Those of you who know me, or who follow this blog, have heard me talk about Fellow Flowers. Fellow Flowers is an awesome company that honors women and their journeys, both in running and in life. As the name implies, a large part of what connects our group are the flowers that we choose to wear in our hair. There are thirteen different flowers, each one a different color and with a different meaning. Most women involved with the group own many different flowers, but find that there’s usually one or two that especially resonate with them.
For me, that flower has often been the yellow one, “Joy.” The description of Joy is as follows: “Joy, happiness and confidence. To smile for a reason. To appreciate sunshine. To find your happy. Embraces laughter, believes in dreams. I run because I get to.” That last sentence in particular has always been one that I connect to – “I run because I get to.” Running has given me so much in life that I try to always remember how privileged I am to have the opportunity to do this as much as I do. I probably wear my joy flower more than all of the others combined. The petals are now ratty and frayed, some nearly falling off, but I continue to clip it in to remind me of how lucky I am to have the chance to do what I love.
Fellow Flowers recently announce a virtual run series, focusing on the thirteen different flowers. The first run, coincidentally, is for joy. When I first heard this, I was excited about the thought of signing up. Joy is my flower. Of course I should do this one. I began to picture what my joy run would look like. It would definitely be on the trails. It would probably be fairly long. A beautiful autumn morning with the sun beaming through the trees. Then reason kicked in. See, I don’t really like virtual runs. For me, the joy of running races is to be out in a new location, with like-minded people, celebrating something we all love together. I appreciate the idea behind a virtual run, the thought of connecting runners across great distances, but it has just never felt that meaningful to me. With my new job, money is tighter than it used to be, and I realized that I couldn’t justify spending the money on a race that wouldn’t make me super happy. I decided it was wiser to pass.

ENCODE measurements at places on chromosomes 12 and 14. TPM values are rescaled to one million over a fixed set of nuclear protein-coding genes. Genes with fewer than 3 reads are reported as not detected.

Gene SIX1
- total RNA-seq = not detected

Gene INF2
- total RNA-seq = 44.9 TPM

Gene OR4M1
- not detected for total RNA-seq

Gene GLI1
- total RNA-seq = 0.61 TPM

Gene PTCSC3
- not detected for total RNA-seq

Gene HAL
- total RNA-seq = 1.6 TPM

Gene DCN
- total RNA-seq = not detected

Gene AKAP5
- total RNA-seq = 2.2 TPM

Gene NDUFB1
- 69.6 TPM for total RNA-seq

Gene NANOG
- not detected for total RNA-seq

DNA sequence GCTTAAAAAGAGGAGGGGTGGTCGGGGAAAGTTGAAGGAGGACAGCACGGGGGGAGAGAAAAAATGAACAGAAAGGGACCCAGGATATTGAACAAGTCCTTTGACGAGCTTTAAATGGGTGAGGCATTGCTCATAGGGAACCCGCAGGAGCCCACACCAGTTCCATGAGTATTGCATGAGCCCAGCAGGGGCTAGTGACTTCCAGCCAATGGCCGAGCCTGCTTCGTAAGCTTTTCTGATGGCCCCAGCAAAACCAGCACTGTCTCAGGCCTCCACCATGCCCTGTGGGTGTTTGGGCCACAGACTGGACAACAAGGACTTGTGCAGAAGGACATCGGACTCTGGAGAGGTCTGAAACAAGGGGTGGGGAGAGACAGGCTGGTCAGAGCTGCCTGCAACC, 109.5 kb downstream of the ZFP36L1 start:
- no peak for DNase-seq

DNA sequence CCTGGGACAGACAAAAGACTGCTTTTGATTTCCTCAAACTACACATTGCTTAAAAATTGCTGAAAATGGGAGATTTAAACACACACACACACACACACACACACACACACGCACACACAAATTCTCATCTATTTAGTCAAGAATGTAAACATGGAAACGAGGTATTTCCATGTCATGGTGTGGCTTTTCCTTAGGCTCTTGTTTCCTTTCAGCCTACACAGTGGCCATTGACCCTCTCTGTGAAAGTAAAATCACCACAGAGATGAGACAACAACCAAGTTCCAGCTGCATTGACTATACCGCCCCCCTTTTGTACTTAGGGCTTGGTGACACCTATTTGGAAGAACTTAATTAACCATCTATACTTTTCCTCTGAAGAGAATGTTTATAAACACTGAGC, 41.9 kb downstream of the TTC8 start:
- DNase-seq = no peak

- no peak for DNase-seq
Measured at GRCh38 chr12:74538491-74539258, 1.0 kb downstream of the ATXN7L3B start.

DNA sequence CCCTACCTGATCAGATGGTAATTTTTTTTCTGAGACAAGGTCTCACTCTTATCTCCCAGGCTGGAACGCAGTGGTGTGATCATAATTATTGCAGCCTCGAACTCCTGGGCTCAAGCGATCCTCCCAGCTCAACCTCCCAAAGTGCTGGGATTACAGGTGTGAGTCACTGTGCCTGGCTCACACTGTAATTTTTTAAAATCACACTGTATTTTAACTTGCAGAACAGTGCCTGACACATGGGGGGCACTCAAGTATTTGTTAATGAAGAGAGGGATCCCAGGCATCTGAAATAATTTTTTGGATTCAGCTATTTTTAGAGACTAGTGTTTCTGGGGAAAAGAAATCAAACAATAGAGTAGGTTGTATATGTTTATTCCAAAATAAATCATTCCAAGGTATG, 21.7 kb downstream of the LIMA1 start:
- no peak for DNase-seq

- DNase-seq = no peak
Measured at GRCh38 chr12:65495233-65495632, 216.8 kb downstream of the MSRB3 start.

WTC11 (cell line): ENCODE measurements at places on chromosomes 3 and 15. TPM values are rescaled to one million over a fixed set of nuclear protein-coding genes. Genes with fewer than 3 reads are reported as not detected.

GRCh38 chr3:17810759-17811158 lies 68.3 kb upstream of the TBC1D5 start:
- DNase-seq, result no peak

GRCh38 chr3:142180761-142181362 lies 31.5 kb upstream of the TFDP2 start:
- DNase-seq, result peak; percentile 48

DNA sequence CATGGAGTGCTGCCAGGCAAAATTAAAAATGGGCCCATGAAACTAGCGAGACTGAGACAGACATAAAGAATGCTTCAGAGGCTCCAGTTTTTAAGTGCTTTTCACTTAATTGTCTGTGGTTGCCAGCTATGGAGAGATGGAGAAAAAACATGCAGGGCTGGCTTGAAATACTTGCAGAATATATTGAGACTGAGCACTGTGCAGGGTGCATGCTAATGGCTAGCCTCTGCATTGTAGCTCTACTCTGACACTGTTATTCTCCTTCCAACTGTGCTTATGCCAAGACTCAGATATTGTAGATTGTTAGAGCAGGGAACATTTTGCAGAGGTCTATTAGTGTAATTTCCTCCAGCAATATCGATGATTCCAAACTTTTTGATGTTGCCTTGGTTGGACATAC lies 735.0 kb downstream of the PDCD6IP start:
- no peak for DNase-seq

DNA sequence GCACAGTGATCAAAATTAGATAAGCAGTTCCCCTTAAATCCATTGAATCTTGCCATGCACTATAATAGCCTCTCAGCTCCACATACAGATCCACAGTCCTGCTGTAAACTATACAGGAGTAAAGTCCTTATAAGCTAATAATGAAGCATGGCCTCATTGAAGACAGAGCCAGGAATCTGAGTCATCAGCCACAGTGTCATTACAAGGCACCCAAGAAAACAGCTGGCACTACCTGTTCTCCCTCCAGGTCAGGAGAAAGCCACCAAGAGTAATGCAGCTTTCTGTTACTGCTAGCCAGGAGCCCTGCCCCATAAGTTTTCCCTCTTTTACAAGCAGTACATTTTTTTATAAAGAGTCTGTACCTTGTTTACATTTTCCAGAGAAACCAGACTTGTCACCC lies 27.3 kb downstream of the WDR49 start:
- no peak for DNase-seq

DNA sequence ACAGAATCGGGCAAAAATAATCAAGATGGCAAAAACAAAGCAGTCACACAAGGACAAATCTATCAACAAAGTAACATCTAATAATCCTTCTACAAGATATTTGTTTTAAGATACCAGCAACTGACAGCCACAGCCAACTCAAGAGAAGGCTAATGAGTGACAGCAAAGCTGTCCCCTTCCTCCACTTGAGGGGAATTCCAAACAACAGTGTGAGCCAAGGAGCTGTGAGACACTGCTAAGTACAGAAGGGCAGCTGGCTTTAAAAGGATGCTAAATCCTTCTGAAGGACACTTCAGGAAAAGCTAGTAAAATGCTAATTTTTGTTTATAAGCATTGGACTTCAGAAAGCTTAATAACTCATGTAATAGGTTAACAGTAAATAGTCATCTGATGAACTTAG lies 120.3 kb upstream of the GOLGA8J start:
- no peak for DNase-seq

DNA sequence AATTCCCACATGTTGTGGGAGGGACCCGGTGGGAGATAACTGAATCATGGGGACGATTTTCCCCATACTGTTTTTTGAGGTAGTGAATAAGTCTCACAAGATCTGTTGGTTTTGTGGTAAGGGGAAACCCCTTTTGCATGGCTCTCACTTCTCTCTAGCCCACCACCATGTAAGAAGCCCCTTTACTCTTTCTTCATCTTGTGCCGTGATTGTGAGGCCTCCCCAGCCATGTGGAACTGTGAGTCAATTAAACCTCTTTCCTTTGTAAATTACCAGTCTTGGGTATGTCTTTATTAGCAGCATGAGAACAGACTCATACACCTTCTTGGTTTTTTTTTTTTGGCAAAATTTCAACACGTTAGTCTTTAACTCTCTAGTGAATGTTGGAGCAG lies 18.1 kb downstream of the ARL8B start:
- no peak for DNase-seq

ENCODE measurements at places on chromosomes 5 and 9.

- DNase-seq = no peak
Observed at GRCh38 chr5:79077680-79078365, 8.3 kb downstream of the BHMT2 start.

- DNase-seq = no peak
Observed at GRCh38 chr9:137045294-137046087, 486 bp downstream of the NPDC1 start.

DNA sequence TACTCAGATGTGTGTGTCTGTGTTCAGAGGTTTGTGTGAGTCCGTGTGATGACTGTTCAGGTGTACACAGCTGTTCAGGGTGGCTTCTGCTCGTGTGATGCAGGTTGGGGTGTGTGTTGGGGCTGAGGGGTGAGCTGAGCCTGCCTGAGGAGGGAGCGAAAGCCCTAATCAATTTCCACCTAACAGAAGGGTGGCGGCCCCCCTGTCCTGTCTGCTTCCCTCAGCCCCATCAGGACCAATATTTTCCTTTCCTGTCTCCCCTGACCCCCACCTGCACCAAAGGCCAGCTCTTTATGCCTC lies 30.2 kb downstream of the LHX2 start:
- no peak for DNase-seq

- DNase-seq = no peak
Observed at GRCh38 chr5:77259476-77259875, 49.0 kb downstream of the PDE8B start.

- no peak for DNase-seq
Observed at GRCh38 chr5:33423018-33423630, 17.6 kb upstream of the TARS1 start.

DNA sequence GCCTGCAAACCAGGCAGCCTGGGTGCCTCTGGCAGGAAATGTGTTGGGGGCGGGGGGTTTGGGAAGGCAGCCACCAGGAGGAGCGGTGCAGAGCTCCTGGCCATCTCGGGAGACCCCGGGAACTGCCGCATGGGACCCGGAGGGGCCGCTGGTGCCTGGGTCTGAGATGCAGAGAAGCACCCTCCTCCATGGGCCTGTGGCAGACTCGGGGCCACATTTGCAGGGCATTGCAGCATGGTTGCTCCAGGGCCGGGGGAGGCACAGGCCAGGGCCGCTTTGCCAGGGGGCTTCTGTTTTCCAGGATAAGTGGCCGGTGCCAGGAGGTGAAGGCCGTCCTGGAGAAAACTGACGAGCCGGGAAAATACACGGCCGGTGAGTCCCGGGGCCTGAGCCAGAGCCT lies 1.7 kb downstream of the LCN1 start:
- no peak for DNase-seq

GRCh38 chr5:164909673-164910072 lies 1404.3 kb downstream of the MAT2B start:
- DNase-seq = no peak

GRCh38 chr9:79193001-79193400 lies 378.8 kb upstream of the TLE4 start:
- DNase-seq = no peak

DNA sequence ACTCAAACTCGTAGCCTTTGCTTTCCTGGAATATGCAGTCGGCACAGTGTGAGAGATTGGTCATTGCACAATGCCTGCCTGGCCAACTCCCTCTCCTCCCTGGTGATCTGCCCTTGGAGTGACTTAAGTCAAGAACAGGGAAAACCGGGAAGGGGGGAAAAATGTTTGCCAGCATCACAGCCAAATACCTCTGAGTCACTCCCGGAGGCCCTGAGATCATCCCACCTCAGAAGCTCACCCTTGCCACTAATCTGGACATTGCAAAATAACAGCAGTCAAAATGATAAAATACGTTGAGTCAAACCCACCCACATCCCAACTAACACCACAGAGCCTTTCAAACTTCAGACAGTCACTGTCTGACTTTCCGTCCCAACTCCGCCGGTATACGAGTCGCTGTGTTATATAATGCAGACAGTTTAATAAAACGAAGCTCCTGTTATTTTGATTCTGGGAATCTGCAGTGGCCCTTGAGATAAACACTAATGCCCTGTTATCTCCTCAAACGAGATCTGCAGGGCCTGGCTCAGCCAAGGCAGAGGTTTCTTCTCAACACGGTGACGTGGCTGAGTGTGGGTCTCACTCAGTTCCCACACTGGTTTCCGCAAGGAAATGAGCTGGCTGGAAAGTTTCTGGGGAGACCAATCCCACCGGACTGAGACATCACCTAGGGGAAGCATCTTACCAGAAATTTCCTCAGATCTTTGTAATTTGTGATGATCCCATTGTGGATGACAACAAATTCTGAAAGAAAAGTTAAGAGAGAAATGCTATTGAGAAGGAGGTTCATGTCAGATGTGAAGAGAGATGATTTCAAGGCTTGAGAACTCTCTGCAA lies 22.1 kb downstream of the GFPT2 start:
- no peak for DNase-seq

Then of course, we hit the officially race period, and it felt like every day, women were posting on social media about their “Joy” runs. I felt a bit left out. Ironically, reading about others “joy” runs was bringing me less joy.
Over the years, my kids and I have run together a handful of times, but it’s not something we do regularly. I am normally running too early, or too long, for them to be able to reasonably join me. Last week, however, they began clamoring for a run together, so we made a plan to go out for a short run on Saturday morning.
Saturday was a jam-packed day, as they often are when you have young children, and the only way for us to fit in our run was to go early. Like 6am early, which means that it was still pitch-black outside. I wasn’t sure how the kids were going to react to running in the dark, but we got up, got dressed, and outfitted ourselves in headlamps and reflective vests. The first thing they noticed when we got outside was that it was dark enough to see the stars. (I love that I have kids who notice things like that).
We set off down the street at an easy pace, our usually busy neighborhood surprisingly peaceful and calm. We crossed through the main intersection, then turned onto the quiet neighborhood streets. As I loped along with my kids by my side, I realized that I was feeling a sense of peace that can be hard to find in my busy days. On that run in the dark, the kids and I were isolated from all of the noise and distractions and busy-ness of the outside world. It was just the three of us together, sharing something that we loved. The thrill of being outside in the dark invigorated them, and they ran with a sense of ease that they don’t often have. We covered three miles with only one short break, and it’s hard for me to think of another run that I enjoyed more.
I realized in that moment that I didn’t need to pay an entry fee and pin on an official bib to be able to experience a “joy” run. I didn’t even need the beauty of the woods, or the calm of a leisurely morning. I didn’t need hours to myself to gather my thoughts. I just needed a dark stretch of pavement and two beaming children by my side.
When we finished, the sky was just beginning to lighten. There were no medals waiting at the finish, no crowds there to welcome us home. There was just the comfort of our front door, the wagging tail of our beloved dog, and the satisfaction of knowing that we had started our day together in the best way possible.
Our blurry attempt to document our early-morning run.